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MILPLEX
US soldier in leaks case left naked in jail cell: lawyer

by Staff Writers
Washington (AFP) March 3, 2011
A lawyer for the US soldier suspected of passing secret files to WikLeaks accused military authorities Thursday of abusing his client by leaving him naked in his prison cell for seven hours.

Army private Bradley Manning, 23, was "inexplicably stripped of all clothing by the Quantico Brig" late Wednesday, his lawyer David Coombs wrote on his blog.

"He remained in his cell, naked, for the next seven hours."

At 5:00 a.m., he was forced to stand naked at the front of his prison cell during an inspection before his clothes were handed back to him 10 minutes later, the lawyer wrote.

"This type of degrading treatment is inexcusable and without justification. It is an embarrassment to our military justice system and should not be tolerated," said Coombs.

"Manning has been told that the same thing will happen to him again tonight. No other detainee at the Brig is forced to endure this type of isolation and humiliation."

Manning's supporters, defense lawyers and rights groups have protested the conditions of his detention and argued that the maximum security regimen he faces amounts to inhumane treatment of a man who has yet to be convicted of a crime.

His defense lawyers have filed a legal complaint over the detention conditions for Manning, which include a "prevention of injury" watch out of fear he may attempt to kill himself.

Under the strict rules, Manning is allowed out of his cell for only one hour a day for exercise outside or at an indoor gym.

Under the "prevention of injury" watch, guards check on Manning "every five minutes by asking him if he is okay" and wake him at night if they cannot see him clearly, according to Coombs.

The lawyer has said mental health specialists at the prison have advised prison authorities to lift the special watch.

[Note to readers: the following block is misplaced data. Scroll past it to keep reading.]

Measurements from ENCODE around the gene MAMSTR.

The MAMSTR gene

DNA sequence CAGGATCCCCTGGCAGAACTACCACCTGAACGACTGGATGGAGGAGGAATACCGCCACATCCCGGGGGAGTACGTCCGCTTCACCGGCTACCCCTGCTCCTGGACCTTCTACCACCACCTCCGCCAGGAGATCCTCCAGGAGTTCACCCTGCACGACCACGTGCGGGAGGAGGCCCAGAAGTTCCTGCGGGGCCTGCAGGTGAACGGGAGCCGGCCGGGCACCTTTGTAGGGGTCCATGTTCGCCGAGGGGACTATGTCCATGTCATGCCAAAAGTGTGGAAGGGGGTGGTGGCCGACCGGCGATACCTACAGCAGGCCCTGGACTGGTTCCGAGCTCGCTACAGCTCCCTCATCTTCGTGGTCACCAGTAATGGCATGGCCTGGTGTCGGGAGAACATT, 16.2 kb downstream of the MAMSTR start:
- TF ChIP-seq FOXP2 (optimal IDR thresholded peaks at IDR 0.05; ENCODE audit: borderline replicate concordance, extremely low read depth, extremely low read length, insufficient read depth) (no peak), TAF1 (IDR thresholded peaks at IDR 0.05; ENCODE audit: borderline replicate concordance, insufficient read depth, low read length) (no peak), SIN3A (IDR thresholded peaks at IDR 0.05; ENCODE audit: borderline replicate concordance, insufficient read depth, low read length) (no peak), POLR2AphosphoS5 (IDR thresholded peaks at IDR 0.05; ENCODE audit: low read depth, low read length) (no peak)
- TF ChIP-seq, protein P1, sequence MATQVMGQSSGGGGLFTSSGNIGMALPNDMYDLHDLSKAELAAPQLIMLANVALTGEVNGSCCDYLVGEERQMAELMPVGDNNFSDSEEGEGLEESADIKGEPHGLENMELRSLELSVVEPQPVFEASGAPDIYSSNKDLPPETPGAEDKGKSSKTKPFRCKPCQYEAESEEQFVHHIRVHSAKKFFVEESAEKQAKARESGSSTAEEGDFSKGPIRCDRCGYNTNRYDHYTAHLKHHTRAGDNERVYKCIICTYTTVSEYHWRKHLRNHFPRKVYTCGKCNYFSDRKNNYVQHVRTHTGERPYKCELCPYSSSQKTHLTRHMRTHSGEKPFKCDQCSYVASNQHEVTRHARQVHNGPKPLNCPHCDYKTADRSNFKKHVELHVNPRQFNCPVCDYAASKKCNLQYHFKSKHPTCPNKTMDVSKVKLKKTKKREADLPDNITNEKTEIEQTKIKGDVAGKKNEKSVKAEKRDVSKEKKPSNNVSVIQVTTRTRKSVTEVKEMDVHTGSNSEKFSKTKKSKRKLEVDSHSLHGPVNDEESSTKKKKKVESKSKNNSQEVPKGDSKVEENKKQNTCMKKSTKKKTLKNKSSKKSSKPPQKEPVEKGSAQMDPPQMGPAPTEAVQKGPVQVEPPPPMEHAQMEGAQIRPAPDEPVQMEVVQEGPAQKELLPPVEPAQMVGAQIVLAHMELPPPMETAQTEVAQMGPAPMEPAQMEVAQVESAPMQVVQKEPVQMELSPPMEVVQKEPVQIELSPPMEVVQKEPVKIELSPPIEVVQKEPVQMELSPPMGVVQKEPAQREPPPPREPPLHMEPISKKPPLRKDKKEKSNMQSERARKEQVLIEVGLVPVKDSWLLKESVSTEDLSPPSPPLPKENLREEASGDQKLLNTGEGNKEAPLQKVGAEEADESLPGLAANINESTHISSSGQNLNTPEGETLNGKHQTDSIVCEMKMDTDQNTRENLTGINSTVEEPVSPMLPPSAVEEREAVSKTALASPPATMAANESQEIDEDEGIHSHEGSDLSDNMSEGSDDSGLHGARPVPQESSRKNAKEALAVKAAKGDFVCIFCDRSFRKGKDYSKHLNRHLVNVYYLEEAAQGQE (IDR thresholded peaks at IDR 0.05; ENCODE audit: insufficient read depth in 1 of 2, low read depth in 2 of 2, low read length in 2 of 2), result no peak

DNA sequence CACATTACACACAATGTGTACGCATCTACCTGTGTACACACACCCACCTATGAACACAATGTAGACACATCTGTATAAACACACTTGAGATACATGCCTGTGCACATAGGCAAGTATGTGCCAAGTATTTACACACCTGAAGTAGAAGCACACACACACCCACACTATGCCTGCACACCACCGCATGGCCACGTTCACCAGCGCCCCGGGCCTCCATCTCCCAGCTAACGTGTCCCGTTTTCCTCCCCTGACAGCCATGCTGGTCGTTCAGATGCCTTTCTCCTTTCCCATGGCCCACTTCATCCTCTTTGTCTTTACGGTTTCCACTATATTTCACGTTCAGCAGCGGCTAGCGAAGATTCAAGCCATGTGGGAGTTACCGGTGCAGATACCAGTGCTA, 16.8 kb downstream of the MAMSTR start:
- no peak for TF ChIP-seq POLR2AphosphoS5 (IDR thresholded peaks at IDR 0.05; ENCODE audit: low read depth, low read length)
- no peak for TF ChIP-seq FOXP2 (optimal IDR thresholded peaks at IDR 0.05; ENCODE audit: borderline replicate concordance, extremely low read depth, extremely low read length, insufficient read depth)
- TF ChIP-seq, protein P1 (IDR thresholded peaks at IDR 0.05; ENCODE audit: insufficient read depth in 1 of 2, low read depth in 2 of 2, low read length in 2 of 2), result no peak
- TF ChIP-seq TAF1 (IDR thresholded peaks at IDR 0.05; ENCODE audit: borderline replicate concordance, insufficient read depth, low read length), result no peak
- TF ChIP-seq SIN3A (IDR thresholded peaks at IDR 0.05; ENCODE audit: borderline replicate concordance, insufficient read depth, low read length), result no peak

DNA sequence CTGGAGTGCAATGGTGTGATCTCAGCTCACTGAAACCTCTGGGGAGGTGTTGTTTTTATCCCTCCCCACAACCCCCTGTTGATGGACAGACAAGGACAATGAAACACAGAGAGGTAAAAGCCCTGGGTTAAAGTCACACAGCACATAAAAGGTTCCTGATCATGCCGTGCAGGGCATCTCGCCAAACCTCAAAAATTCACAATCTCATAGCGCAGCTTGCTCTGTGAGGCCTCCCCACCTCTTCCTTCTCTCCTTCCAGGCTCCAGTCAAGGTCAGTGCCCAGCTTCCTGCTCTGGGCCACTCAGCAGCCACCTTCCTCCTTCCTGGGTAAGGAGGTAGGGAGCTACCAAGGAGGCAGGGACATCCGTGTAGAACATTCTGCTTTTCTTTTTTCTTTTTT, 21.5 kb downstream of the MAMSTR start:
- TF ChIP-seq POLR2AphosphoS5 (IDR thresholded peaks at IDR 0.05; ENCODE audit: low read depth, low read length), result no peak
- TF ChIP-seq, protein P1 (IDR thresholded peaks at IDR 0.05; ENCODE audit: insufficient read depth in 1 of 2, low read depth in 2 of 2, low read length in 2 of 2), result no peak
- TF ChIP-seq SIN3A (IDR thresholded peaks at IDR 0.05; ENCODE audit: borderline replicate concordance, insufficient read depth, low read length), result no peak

Manning has been held at the prison since July under a maximum security regimen because authorities say his escape would pose a risk to national security.

The army private faces numerous charges for stealing classified files and is suspected as the source of a massive trove of classified documents published on the WikiLeaks website in recent months, infuriating and embarrassing US officials.

The Pentagon earlier rejected allegations of harsh conditions and said Manning received treatment similar to others under the high-security regime.

"There's 30 people on a U-shaped corridor, so he's not in a hole. He's not away from others. He's allowed to have conversations with others on that corridor," press secretary Geoff Morrell told MSNBC after he paid a visit to the site himself.

"He's not being treated differently than any other maximum security detainee and not differently really that much from the medium security detainees."

US military authorities brought additional charges against Manning on Wednesday, accusing him of illegally downloading vast numbers of secret government files and "aiding the enemy," a charge that could carry the death penalty if convicted.







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New York (AFP) March 3, 2011
US soldiers today face combat in some far-flung places, but it's the battle for Columbia University, right in Manhattan, that could say most about the country they represent. At issue is whether the prestigious college will end a ban on a military cadet program known as the ROTC that was exiled from most Ivy League campuses four decades ago during the Vietnam era. The college Senate meet ... read more







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